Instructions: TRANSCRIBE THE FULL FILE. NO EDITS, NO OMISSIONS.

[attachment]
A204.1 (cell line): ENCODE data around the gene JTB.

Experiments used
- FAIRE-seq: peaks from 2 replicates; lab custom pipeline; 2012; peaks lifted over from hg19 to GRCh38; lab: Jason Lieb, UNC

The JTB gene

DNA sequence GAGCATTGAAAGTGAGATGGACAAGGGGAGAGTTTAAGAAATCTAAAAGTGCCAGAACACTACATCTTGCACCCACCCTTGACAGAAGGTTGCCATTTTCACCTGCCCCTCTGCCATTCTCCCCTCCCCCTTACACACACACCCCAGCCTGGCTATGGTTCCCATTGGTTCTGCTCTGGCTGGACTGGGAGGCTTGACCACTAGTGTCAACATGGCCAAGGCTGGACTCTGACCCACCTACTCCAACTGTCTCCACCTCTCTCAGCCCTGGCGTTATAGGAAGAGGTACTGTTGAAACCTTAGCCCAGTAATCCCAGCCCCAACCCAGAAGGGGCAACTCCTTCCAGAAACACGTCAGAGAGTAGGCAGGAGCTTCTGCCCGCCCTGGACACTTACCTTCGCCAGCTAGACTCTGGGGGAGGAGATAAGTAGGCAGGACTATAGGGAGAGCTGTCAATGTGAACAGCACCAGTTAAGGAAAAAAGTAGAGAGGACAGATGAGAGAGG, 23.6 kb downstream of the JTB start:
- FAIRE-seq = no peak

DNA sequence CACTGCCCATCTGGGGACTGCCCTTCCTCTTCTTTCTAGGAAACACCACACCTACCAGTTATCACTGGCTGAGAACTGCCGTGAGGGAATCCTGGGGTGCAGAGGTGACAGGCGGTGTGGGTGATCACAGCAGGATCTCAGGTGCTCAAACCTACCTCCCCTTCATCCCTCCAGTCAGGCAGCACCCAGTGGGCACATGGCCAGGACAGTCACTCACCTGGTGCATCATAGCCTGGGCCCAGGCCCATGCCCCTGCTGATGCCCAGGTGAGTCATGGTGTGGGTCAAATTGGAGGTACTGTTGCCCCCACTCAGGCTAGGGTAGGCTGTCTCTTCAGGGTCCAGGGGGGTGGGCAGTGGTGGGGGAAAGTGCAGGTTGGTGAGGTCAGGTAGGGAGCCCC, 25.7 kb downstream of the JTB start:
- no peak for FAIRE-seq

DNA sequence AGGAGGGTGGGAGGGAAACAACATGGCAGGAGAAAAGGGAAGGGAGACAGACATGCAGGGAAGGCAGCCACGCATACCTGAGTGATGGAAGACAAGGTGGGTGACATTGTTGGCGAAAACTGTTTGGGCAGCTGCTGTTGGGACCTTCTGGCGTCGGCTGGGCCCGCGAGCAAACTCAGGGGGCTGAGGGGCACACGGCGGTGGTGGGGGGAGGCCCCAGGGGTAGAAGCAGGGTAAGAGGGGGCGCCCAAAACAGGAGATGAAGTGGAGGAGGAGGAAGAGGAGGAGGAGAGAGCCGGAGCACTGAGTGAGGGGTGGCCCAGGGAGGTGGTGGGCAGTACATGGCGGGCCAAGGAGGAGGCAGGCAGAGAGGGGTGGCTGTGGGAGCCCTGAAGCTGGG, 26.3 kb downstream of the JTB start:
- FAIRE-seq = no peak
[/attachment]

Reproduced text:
A204.1 (cell line): ENCODE data around the gene JTB.

Experiments used
- FAIRE-seq: peaks from 2 replicates; lab custom pipeline; 2012; peaks lifted over from hg19 to GRCh38; lab: Jason Lieb, UNC

The JTB gene

DNA sequence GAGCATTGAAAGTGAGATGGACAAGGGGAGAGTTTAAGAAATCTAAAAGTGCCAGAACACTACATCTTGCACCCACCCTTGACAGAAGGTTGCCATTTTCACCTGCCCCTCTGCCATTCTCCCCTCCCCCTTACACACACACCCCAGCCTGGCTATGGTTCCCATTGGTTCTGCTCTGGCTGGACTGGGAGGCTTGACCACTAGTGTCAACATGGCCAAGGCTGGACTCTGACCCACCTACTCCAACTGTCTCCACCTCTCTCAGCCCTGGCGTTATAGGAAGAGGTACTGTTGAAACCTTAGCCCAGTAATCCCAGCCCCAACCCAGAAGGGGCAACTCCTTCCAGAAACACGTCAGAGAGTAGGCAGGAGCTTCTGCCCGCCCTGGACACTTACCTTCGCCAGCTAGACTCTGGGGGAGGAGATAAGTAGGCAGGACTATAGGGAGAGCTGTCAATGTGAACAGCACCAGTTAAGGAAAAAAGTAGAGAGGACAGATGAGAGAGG, 23.6 kb downstream of the JTB start:
- FAIRE-seq = no peak

DNA sequence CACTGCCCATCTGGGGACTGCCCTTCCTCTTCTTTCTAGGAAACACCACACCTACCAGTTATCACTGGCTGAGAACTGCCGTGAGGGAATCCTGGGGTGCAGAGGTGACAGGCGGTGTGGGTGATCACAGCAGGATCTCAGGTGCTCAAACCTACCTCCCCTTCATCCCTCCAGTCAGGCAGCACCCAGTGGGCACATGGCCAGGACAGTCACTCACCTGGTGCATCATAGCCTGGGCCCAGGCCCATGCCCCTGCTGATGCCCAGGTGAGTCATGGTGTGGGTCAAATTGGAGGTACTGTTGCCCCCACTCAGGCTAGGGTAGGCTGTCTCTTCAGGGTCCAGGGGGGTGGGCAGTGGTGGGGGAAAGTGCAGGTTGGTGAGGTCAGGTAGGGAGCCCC, 25.7 kb downstream of the JTB start:
- no peak for FAIRE-seq

DNA sequence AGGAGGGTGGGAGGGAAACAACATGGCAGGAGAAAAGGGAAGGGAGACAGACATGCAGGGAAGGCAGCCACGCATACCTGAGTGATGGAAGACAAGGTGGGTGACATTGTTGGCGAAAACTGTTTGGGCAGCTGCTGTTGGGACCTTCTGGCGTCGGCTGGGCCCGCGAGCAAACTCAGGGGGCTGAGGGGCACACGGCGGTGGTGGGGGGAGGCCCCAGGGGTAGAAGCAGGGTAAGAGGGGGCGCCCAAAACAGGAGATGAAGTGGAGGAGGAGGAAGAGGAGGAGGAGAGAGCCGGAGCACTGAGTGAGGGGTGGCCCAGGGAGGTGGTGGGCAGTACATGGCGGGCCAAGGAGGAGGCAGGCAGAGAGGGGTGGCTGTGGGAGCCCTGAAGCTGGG, 26.3 kb downstream of the JTB start:
- FAIRE-seq = no peak